Wishful thinking vs. Reality: Investigating Analyst's Forecasting Accuracy
Financial analysts, especially those working for large multinational banks and investment funds, often seem to be perceived as gurus of the capital markets who are able to forecast a market’s future direction. The media is filled with analyst’s expectations, opinions, earnings- and cash-flow-forecasts, as well as buy- and sell-recommendations. Considering their prominence and ubiquity, it is safe to assume that analyst forecasts are the basis of countless investment decisions worldwide.
Do analysts live up to their reputation? Are they able to make accurate predictions about future stock market movements? Numerous academic studies create a different impression. According to Imhoff and Pare (1982), analysts were not able to make more accurate predictions than simple econometric models, a finding confirmed by Wild and Kwon (1994) between 1981 and 1986. Dreman and Berry (1995) go a step further by calling into question the theoretical validity and practical relevance of the most commonly used valuation models. According to their findings, the vast majority of valuation models do not produce meaningful and scientifically relevant output. More current studies, such as one by Kwag and Stephens (2007), come to similar conclusions. They find that the absolute prediction errors between 2000 and 2003 –depending on country and sector– reached values of up to 50%!
Especially noteworthy are the results of Dreman (1998, p.2), who investigates 500,000 analyst earnings forecasts made three months before the company’s report date. The data for more than 1,500 public U.S. companies reveals an average forecast error of 44%! In this context, it is interesting to note that –contrary to what one might expect– the forecast error has not been reduced by technological advancements. In 2008, StarCapital extended and confirmed Dreman’s (1998) research. The investigation of more than 1.5 million consensus estimates over a time frame of more than 33 years showed that the absolute earnings forecast error 12 months before the report date was more than 30%:
Dreman (1998) investigates 500.000 analyst forecasts made between 1973 and 1996 (data from A-N Research Group and I/B/E/S, we present the results until 1984). In 2008, StarCapital AG repeats Dreman’s (1998) study using 1.5 million consensus estimates (consisting of roughly 10.5 million individual estimates) made between 1985 and 2008 on the basis of I/B/E/S and Worldscope.
The previous sections have shown that financial analysts –on average– do not seem to be able to make accurate predictions of future earnings on a single company level. Are the results on a more aggregate level, namely an equity index, more promising? Each year, German newspapers ask financial analysts (mainly from banks) for a year-end-prediction of the DAX30 index. Even though it is clear that no one can realistically expect a precise forecast, it should be safe to assume that financial experts are able to predict the general direction of the markets, e.g. that the DAX30 closes on a lower level in twelve months than today. Unfortunately, the results speak a different language:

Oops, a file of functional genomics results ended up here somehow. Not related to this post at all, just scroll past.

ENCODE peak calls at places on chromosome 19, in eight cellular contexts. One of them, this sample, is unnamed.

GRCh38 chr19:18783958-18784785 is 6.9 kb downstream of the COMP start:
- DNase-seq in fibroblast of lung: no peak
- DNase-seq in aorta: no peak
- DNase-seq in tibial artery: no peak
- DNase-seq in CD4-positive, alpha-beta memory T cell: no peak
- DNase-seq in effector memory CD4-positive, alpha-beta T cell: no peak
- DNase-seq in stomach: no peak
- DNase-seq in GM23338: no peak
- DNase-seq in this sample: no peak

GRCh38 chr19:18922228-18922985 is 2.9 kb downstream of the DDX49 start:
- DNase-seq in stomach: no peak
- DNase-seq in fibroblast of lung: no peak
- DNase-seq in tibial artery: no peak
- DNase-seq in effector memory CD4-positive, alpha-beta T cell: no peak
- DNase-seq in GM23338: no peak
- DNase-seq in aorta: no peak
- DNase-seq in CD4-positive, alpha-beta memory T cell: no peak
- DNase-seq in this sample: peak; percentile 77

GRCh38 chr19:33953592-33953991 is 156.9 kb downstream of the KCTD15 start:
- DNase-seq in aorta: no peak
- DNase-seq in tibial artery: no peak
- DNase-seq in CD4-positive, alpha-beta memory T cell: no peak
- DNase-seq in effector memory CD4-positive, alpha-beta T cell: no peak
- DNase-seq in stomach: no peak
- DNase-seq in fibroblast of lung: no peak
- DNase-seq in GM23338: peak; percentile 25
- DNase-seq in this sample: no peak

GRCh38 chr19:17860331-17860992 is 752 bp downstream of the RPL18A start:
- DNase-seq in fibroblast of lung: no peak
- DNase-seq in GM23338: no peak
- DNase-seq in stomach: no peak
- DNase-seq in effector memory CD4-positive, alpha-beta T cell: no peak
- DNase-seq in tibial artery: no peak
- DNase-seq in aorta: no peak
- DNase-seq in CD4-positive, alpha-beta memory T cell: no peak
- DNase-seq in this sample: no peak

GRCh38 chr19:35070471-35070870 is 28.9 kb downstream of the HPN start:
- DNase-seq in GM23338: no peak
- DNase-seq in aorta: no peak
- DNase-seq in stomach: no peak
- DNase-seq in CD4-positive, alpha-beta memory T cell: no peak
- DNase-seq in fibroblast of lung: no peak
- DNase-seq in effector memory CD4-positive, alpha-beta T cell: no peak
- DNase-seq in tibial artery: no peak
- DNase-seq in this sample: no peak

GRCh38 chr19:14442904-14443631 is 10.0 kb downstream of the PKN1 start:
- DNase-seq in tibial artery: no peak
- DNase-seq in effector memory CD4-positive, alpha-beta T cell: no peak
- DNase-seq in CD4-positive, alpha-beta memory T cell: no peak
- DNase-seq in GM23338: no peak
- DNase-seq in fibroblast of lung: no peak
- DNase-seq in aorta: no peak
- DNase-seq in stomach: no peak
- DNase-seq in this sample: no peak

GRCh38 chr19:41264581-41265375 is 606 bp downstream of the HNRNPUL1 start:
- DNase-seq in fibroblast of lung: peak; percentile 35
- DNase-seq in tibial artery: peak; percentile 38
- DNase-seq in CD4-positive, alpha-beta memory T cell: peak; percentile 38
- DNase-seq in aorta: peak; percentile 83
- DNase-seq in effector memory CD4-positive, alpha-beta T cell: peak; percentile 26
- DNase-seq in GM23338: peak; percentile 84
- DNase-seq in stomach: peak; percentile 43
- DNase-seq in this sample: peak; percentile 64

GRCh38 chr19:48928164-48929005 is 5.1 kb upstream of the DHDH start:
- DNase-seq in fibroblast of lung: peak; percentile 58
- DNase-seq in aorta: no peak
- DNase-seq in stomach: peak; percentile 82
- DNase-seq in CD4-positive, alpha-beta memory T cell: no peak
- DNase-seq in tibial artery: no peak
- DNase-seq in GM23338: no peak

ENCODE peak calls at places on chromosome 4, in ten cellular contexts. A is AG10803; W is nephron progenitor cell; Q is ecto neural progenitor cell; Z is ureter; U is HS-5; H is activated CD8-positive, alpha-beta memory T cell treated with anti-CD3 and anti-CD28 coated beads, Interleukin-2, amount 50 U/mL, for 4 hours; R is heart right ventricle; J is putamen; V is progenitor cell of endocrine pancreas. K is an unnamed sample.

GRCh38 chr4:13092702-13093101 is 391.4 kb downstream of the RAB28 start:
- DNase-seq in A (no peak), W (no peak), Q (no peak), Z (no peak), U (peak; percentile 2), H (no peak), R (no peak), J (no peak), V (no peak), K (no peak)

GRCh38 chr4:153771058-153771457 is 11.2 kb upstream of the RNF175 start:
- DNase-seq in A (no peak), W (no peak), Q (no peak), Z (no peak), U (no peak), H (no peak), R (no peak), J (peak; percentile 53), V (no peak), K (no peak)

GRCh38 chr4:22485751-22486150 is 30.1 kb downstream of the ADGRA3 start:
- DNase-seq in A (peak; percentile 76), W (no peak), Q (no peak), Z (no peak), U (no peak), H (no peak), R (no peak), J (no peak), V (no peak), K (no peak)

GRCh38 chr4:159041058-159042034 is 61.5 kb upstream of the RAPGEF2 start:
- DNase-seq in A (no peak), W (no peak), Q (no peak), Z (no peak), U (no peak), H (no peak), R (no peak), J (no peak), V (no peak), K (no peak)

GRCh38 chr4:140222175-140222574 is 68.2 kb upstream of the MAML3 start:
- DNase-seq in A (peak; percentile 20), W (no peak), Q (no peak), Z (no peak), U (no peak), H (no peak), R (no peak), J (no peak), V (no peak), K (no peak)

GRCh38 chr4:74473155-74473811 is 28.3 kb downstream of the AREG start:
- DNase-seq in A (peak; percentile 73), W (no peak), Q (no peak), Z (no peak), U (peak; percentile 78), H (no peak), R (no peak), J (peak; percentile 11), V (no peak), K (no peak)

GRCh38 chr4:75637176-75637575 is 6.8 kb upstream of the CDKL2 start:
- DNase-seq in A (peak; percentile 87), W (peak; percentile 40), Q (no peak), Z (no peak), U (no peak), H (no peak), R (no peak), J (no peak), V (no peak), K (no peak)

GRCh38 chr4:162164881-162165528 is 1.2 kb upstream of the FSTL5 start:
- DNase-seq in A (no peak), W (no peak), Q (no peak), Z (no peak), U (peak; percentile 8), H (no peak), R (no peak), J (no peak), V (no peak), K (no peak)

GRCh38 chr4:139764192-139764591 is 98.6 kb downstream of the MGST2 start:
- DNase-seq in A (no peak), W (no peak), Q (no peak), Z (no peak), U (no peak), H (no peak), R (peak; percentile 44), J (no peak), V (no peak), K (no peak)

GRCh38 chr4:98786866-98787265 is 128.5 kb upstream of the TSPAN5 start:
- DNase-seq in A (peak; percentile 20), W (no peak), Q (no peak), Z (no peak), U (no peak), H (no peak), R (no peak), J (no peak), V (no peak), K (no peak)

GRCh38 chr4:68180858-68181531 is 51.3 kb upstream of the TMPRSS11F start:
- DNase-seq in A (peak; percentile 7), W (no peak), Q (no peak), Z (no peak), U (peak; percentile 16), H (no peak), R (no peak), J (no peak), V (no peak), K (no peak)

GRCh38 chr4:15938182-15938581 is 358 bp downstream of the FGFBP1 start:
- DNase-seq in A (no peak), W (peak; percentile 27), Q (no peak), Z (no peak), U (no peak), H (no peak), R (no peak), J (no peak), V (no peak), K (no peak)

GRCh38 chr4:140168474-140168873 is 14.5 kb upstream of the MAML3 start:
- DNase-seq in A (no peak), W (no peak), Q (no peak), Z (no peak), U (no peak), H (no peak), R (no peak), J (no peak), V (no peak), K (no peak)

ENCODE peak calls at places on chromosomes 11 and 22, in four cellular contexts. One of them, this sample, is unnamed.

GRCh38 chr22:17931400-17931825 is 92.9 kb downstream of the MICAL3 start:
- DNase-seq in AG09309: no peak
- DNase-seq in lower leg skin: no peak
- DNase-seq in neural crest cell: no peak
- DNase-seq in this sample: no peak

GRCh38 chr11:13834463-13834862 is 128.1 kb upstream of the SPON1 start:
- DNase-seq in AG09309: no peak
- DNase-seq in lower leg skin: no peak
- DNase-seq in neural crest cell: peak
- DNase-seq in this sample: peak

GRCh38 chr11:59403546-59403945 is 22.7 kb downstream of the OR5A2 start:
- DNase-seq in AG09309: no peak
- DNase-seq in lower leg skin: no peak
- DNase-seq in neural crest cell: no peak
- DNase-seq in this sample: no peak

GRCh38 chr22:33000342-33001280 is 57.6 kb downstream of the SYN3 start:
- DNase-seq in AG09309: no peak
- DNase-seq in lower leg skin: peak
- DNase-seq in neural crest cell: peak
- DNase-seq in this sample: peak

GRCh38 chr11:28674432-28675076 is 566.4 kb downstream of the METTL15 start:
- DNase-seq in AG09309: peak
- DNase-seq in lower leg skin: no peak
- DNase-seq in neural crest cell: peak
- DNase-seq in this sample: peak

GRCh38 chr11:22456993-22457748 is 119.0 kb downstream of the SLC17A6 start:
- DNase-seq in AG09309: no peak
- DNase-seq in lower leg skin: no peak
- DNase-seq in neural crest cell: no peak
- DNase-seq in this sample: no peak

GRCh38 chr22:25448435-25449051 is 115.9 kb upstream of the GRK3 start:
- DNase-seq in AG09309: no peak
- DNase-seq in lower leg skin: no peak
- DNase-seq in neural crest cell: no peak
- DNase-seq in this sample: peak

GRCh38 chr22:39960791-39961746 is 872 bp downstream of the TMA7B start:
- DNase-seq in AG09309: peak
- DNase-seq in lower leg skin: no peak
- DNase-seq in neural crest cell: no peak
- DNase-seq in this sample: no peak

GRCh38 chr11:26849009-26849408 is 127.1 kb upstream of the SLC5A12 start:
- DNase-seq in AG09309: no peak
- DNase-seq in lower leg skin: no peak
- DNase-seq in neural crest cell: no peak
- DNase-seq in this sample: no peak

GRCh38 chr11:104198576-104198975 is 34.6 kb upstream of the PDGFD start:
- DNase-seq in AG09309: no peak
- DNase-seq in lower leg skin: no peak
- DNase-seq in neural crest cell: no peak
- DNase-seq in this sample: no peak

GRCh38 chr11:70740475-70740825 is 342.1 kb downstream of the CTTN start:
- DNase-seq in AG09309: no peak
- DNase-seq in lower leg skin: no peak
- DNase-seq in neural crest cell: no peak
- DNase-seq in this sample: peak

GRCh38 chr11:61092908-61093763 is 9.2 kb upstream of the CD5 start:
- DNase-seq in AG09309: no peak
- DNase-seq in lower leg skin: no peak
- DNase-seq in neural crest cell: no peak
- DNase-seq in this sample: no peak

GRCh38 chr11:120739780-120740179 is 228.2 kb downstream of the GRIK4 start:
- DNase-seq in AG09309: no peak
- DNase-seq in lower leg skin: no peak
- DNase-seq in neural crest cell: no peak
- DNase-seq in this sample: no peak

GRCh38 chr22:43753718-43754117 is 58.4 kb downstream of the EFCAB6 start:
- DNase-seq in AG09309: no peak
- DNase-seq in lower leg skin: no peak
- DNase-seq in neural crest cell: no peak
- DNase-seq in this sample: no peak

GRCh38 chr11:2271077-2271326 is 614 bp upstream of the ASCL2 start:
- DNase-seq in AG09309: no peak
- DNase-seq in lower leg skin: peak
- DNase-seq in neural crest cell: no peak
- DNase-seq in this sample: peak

Sources: handelsblatt.com, welt.de, boerse.de, faz.net, manager-magazin.de, focus.de
The forecast error is the difference between the estimated and actual price change of the index in a given year.
Based on the average forecasted year-end-value of 11,844 and a mean forecast error of 18%, one should not be surprised by year-end-DAX-values between 8,828 and 12,658 points. These results are unsurprising, since the future is neither foreseeable nor predictable. It is safe to assume that financial analysts will never be able to forecast unexpected events such as economic crises, wars, natural disasters or technological advancements and discoveries.
List of References
Dreman, D., Berry, M. (1995, May-June). Analyst Forecasting Errors and Their Implications for Security Analysis. Financial Analysts Journal, 51 (3), 30-41.
Dreman, D. (1998). Contrarian Investment Strategies : the next generation : beat the market by going against the crowd. New York: Simon & Schuster.
Imhoff, E., Pare, P. (1982, Fall). Analysis and Comparison of Earnings Forecast Agents. Journal of Accounting Research, 20 (2), 429-39.
Kwag, S., Stevens, A. (2007, Spring/Summer). Serial Correlation of Analyst Forecast Errors in 12 Asia-Pacific Markets. Journal of Applied Finance, 29-39.
Wild, J., Kwong, S. (1994, October). Earnings Expectations, Firm Size, and the Informativeness of Stock Prices. Journal of Business Finance & Accounting, 21 (7), 975-996.